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By: Catherine Cartwright
this blog appears focused, but it is in fact strictly meadering
# 49 [10 May 2011]
Here are a couple of monoprints I made recently. Beginning to explore the flow of light and shadows in and out of doorwarys and window panes, as a metaphor for the freedom/containment theme I have been exploring.
# 48 [21 April 2011]
l looked at the European Union of Human Rights website today. Informative but soo unimaginative. Vital, integral human messages, told as blandly as they possibly could.
I want to do an art/education project looking at articles 1-30. I want to see how they can be approached in as creative way as possible. With children 6 yrs +.
Any ideas where to look for funding? I'll keep an eye out. I'm not ready just yet anyway. I need to keep on with the learning and research. I've been looking into artists working with social motivation/protest/activism. And looking into the law system, and how change happens.
# 47 [17 April 2011]
These are the prints I was making on Friday, when I posted I was in the studio.
any feedback, critical or otherwise, is welcome!
# 46 [17 April 2011]
Aung San Sui Kyi, this quote is from her in Saturday's Guardian
'"This word 'free'," she says of herself and the other prisoners, "we all think that we are freer than the people outside because we don't have to compromise with our conscience. We are doing what we believe in. We are not locked in by the bars of guilt. So I think this is what made us choose imprisonment rather than to stay – in quotes – 'free'. For us, that is how our lives are."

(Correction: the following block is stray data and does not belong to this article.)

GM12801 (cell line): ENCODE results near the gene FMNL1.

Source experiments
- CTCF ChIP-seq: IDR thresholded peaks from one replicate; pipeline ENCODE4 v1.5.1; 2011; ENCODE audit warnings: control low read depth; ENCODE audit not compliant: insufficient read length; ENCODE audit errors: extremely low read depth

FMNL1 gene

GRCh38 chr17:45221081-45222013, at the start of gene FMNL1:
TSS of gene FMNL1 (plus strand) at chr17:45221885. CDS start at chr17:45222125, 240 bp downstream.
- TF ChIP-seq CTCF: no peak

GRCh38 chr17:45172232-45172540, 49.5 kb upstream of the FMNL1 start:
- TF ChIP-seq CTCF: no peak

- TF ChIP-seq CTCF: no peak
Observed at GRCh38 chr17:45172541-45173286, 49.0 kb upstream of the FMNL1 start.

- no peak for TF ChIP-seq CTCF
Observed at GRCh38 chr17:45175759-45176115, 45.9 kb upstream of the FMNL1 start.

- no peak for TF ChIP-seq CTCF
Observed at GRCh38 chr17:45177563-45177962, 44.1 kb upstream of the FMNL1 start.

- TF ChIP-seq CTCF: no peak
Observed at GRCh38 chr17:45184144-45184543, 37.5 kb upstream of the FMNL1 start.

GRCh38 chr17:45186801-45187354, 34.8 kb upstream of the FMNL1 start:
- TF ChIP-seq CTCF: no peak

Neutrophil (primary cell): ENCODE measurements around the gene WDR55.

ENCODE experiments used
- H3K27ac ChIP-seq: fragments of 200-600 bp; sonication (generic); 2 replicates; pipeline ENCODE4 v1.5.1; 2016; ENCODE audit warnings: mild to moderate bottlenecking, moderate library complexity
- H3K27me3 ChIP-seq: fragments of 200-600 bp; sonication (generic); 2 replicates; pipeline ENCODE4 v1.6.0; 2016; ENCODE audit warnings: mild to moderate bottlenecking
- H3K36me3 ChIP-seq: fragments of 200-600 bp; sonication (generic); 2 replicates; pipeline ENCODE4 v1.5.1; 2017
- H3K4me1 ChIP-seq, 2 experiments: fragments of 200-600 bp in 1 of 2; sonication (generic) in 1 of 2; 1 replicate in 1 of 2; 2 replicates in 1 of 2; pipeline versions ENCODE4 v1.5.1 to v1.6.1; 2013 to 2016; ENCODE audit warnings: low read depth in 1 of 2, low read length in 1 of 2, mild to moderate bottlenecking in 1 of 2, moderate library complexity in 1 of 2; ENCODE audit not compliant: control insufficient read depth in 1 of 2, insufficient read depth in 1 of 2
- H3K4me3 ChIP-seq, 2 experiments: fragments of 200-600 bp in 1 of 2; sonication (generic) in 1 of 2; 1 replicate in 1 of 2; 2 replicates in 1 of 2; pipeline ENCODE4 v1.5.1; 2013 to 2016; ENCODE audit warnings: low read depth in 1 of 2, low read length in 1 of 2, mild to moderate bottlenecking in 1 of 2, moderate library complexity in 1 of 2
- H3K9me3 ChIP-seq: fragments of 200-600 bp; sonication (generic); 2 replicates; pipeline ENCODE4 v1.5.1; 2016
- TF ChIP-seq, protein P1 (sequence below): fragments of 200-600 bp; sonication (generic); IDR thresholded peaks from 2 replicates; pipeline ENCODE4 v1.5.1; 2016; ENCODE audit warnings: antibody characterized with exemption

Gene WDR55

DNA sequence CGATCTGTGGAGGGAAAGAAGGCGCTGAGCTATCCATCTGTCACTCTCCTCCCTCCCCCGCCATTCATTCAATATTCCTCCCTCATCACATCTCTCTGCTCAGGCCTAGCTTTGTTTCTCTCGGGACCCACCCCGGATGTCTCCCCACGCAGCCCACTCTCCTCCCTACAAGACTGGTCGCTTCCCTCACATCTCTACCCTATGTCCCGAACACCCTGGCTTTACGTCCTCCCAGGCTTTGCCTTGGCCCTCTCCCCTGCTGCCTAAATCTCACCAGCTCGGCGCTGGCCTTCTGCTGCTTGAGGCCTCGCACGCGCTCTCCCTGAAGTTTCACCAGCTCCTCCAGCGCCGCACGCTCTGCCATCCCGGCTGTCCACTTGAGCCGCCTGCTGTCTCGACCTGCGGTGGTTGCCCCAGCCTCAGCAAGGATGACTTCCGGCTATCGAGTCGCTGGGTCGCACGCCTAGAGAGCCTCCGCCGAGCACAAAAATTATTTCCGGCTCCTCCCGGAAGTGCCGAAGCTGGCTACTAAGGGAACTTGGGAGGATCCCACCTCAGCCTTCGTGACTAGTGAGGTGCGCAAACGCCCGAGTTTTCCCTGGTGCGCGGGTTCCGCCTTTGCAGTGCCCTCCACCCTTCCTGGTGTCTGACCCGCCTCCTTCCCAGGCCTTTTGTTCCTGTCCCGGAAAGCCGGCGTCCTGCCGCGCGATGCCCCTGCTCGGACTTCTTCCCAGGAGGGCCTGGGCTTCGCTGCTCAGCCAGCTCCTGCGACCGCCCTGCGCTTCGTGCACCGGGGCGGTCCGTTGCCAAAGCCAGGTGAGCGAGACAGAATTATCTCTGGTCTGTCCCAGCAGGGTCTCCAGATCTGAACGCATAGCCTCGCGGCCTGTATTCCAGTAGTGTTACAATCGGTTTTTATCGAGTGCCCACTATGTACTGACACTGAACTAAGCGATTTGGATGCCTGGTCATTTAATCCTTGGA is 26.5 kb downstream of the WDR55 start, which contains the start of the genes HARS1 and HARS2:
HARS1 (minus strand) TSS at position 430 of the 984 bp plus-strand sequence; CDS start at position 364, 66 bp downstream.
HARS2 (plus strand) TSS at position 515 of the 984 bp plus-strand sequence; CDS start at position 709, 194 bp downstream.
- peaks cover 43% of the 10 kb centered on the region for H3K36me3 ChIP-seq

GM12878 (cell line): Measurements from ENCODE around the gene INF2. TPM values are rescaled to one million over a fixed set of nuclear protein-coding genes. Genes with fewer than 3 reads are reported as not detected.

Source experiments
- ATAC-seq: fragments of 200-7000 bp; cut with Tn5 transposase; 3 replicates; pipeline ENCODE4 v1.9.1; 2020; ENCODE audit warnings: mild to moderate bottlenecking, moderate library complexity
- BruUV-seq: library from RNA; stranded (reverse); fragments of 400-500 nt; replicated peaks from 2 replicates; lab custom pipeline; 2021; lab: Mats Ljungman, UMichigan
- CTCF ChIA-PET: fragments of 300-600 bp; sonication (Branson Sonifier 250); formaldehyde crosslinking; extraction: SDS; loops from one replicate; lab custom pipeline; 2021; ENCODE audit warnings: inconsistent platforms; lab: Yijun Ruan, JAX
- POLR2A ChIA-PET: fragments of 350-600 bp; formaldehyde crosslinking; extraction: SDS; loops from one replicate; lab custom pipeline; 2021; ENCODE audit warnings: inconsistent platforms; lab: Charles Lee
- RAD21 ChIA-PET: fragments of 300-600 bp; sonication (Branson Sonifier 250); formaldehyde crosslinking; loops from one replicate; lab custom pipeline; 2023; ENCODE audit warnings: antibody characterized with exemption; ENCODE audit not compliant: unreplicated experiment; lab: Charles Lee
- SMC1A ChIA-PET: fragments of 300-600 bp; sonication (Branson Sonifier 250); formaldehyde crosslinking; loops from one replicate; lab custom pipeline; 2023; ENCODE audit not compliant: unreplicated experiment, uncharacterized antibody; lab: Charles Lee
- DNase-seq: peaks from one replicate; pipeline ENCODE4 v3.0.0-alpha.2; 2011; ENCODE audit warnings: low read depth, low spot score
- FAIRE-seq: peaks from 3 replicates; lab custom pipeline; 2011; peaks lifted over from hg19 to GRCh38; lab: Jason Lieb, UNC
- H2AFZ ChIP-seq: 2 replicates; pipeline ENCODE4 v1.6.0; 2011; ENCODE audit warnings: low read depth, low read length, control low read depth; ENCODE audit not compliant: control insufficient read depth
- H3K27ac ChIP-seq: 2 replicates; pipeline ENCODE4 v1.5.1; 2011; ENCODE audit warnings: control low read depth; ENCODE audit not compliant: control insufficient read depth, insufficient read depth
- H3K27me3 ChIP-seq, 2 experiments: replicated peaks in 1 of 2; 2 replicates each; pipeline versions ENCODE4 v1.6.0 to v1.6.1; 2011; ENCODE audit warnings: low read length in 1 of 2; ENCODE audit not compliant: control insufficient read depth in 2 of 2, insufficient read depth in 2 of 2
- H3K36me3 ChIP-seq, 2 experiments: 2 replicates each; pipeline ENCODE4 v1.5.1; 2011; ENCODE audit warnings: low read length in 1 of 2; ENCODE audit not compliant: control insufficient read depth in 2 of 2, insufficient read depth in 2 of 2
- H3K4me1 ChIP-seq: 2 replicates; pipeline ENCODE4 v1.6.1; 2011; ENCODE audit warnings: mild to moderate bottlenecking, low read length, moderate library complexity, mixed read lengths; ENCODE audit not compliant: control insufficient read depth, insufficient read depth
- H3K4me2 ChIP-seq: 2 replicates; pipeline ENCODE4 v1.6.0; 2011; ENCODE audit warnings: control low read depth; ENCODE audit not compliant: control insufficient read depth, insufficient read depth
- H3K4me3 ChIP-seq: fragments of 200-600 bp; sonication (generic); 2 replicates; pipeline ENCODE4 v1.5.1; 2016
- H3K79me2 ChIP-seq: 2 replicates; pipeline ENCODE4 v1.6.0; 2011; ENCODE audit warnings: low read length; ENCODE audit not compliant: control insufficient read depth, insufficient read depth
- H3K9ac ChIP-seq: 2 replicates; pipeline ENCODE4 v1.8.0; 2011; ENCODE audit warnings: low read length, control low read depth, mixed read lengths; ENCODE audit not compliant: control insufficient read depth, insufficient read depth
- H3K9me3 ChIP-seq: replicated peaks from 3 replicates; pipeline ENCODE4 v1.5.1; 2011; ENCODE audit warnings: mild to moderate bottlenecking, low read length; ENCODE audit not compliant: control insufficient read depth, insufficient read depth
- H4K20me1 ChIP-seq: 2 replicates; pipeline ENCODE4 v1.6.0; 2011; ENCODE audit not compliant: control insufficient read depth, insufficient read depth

Those wise words encapsulate something of what I was thinking about in creating these works. The print monotype of her home, particulary, and the 'house arrest' piece.
# 45 [15 April 2011]
Today I am in the print workshop (Double Elephant, Exeter) working on monotype drawing prints. Its going ok. I started with four. I think 2 or possibly 3 may work out. I am overlaying images of boys running, their silhouettes, with urban/country scapes. Some of these images are from photos sent to me by a good friend in LA (who regularly sends me pics, thanks Kim!), some are my own... Avon Dam (Dartmoor, Devon) Cowley Road (Oxford) Treehouse in forest (somewhere near Lyon, France).
Through this I am exploring their place (by 'their' I mean, my boys and by extension, children generally) in our environments. It is significant they are without adult company or supervision.
# 44 [14 April 2011]
When I talk about my practice, I say I am exploring the concept of freedom and what that means, how we can visualise it.
I think what I am really saying is that a searching for freedom is a searching for yourself. Because only when you have accepted yourself completely, have full self-belief, can you be free from the searching for this and that, and 'should I' 'when' and 'how'.
What interests me about people imprisoned unjustly, for 'freedom fighting', for their beliefs, is how they hold onto these beliefs, i.e. their self belief, when their physical freedom is gone, when they are separated from family and friends who give us love and reflect onto us our self-belief, when they have only themselves, no distractions, and just their mind.
Because in our daily lives we distract ourselves all.. the .. time. It is so useful! and I can like it a lot. But it is so much more useful, when you allow yourself to be, to hear what you are when you are 'being', settle the outside world and let the emotions, senses, inner thoughts bob to the surface and breathe.
# 43 [28 March 2011]
Time for a post, to post something, some words. Its been a busy month of March.